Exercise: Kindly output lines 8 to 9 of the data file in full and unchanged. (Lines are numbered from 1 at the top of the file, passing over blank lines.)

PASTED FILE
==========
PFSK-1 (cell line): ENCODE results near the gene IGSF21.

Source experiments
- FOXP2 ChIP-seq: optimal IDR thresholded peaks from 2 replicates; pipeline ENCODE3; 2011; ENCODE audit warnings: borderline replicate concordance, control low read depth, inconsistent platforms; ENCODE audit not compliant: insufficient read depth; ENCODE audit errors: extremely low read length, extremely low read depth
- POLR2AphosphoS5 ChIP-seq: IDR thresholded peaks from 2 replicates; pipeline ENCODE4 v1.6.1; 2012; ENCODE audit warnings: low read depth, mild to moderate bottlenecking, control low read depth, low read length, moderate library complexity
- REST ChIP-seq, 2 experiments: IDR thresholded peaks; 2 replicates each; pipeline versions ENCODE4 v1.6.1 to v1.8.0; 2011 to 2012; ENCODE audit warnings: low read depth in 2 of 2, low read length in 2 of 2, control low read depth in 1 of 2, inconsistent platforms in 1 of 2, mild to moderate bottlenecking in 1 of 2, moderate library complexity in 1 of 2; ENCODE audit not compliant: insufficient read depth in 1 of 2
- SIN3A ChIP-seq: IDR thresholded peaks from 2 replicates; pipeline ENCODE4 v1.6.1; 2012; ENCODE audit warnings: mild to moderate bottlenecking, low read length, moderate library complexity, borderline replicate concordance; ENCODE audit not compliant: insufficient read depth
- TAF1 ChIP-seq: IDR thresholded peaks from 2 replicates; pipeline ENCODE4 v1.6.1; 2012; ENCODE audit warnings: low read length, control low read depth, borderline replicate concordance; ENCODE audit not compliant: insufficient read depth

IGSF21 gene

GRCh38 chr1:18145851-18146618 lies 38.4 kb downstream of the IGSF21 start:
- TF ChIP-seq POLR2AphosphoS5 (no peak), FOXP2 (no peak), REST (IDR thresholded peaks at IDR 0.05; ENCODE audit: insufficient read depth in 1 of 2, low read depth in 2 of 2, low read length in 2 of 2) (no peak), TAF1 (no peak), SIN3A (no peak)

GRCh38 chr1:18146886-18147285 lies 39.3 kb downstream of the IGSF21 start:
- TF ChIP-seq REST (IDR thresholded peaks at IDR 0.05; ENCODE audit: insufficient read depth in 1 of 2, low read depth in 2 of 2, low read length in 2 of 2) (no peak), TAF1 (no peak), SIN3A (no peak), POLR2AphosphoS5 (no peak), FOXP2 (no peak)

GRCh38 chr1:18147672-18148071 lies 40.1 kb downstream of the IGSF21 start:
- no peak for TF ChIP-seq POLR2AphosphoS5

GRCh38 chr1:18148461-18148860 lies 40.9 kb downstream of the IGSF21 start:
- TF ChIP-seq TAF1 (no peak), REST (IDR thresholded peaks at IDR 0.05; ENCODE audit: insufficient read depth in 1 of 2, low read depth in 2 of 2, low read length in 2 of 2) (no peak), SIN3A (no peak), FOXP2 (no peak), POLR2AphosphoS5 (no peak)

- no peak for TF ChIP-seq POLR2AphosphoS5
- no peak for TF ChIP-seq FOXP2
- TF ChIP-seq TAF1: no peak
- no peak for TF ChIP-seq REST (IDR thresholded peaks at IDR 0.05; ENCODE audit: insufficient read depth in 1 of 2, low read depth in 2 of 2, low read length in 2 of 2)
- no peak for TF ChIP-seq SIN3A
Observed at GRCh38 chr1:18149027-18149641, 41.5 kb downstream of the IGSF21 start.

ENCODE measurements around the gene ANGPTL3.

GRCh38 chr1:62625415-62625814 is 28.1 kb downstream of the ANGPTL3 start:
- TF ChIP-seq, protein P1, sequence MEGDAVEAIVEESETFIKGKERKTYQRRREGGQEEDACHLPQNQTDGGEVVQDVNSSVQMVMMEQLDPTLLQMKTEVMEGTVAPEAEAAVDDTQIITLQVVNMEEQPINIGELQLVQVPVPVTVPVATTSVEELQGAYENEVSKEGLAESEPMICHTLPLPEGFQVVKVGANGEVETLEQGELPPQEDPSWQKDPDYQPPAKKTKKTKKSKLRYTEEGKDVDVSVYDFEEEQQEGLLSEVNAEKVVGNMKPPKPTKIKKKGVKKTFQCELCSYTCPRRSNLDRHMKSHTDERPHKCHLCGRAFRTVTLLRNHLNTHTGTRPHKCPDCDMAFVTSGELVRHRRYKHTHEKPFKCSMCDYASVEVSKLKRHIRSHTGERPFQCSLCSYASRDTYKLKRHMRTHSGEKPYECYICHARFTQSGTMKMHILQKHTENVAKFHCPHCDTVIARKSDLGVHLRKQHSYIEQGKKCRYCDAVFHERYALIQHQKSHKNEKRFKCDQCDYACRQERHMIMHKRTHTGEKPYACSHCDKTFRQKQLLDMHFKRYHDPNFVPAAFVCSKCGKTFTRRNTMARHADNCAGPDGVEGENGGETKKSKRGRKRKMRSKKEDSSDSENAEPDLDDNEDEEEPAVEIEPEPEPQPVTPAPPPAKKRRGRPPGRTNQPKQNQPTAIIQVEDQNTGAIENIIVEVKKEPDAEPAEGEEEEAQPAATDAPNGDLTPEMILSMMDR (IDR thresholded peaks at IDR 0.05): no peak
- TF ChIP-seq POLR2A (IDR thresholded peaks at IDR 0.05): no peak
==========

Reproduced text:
IGSF21 gene

GRCh38 chr1:18145851-18146618 lies 38.4 kb downstream of the IGSF21 start: